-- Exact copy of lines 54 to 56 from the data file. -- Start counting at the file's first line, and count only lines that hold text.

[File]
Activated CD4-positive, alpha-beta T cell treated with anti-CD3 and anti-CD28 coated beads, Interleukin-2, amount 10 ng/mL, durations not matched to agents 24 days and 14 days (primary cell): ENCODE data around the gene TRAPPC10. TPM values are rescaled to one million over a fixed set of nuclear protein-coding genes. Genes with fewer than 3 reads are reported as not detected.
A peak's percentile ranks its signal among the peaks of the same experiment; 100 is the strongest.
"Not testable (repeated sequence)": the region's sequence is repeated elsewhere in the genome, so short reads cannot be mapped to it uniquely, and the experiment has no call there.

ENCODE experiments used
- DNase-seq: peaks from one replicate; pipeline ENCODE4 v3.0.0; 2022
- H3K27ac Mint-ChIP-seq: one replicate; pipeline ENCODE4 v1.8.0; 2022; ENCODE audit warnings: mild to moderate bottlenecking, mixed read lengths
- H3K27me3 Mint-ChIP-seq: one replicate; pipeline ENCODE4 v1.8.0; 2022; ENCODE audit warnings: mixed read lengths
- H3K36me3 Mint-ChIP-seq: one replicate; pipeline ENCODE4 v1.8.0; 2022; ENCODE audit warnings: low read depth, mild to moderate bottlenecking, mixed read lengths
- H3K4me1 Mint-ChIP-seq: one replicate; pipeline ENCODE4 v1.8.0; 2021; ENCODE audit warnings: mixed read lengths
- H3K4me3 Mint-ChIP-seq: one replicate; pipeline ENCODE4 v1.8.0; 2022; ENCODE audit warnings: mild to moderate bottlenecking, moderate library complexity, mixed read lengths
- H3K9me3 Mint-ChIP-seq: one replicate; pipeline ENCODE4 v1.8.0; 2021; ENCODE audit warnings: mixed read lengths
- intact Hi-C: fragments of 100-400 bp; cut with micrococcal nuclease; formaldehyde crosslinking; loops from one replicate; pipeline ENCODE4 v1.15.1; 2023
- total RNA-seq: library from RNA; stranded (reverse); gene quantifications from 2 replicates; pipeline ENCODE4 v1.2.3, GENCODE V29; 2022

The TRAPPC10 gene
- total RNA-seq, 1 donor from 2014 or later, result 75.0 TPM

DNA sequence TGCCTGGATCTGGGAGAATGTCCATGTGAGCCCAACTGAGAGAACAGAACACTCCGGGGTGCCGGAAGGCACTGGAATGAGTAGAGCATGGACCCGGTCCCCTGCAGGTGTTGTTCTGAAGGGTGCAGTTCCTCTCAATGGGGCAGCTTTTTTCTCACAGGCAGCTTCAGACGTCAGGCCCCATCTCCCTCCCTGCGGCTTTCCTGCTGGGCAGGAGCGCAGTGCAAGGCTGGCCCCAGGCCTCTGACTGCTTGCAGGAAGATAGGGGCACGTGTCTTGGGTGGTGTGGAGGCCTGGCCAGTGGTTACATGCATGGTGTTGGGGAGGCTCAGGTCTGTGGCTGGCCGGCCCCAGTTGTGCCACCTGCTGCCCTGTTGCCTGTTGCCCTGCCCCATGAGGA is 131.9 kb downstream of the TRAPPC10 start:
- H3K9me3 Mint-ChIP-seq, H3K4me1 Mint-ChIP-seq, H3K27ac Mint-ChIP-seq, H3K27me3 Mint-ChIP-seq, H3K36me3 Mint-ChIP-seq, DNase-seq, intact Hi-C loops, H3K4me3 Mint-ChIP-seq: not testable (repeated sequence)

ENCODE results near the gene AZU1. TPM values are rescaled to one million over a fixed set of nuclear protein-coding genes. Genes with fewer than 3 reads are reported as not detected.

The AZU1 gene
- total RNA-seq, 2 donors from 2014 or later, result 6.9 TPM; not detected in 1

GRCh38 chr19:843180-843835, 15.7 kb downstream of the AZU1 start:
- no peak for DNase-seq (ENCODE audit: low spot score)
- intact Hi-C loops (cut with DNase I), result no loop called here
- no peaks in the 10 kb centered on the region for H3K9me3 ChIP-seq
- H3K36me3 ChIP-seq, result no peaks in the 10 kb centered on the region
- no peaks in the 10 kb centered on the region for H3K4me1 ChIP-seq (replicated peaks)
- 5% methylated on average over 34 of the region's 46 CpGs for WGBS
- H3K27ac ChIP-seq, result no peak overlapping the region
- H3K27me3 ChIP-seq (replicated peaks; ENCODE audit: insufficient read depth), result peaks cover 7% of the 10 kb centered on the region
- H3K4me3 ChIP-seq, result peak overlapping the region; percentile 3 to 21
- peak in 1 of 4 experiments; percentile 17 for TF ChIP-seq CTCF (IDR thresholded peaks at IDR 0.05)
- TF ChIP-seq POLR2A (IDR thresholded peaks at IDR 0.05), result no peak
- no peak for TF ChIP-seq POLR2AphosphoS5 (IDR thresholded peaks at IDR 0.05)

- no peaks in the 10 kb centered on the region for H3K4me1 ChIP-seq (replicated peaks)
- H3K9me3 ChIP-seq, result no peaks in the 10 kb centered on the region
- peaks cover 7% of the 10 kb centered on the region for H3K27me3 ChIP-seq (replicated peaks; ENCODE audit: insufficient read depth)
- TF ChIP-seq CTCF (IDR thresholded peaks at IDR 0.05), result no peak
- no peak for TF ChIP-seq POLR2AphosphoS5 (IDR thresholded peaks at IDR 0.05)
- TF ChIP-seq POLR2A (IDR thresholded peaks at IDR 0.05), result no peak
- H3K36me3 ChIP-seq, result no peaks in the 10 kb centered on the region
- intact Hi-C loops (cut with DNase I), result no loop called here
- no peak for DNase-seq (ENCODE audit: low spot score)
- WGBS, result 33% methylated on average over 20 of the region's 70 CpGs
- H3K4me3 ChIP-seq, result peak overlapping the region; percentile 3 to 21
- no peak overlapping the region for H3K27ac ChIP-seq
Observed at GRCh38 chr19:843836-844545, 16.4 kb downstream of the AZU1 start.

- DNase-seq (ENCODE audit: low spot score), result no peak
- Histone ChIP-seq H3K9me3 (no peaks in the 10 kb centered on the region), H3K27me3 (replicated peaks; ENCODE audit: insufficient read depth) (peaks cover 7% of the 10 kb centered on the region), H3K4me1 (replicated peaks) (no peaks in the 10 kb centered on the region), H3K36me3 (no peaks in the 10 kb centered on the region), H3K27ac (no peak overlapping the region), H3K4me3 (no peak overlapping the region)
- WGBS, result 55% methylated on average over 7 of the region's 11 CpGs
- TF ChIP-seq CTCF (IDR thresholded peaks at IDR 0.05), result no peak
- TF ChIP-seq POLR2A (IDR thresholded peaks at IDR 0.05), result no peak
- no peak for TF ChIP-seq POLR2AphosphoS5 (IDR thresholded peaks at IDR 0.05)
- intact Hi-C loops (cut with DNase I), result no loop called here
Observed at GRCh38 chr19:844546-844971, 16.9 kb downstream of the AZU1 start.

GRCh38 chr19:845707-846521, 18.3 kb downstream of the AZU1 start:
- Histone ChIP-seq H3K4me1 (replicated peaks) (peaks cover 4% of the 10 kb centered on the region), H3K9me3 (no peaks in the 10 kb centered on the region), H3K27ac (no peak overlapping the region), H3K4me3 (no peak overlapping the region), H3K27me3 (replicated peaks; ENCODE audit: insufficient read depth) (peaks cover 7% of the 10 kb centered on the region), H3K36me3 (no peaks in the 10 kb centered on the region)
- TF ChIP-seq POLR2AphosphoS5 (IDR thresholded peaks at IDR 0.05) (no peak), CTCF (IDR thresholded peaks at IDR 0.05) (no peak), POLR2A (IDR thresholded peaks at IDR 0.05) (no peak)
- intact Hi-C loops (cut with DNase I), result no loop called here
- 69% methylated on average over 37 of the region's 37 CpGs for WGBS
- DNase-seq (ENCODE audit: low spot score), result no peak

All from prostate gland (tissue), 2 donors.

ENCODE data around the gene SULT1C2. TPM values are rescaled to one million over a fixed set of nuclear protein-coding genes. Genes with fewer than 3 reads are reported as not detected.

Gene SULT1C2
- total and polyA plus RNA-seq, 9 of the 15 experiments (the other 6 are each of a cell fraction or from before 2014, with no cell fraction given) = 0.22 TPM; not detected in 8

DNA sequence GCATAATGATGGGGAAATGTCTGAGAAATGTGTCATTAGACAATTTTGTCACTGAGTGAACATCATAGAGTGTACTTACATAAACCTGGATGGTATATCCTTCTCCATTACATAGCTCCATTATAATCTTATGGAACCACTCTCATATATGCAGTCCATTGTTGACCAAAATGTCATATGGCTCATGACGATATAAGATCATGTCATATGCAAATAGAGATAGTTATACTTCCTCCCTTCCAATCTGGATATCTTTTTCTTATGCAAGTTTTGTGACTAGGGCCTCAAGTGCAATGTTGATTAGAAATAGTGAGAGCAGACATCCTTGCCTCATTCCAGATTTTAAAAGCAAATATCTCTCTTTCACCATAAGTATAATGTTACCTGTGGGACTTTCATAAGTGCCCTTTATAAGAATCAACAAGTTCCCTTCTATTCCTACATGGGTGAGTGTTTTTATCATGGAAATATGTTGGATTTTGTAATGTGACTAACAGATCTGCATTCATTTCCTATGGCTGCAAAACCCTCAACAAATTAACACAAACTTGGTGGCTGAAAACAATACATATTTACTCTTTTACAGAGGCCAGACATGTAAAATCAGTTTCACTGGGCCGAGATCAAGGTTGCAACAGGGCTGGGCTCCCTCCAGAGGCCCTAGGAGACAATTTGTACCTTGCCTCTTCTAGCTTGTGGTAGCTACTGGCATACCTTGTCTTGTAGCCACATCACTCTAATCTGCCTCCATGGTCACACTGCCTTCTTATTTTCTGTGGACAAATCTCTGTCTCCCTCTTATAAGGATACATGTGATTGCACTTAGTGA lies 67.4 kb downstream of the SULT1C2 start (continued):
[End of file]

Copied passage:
Observed at GRCh38 chr19:844546-844971, 16.9 kb downstream of the AZU1 start.

GRCh38 chr19:845707-846521, 18.3 kb downstream of the AZU1 start:
- Histone ChIP-seq H3K4me1 (replicated peaks) (peaks cover 4% of the 10 kb centered on the region), H3K9me3 (no peaks in the 10 kb centered on the region), H3K27ac (no peak overlapping the region), H3K4me3 (no peak overlapping the region), H3K27me3 (replicated peaks; ENCODE audit: insufficient read depth) (peaks cover 7% of the 10 kb centered on the region), H3K36me3 (no peaks in the 10 kb centered on the region)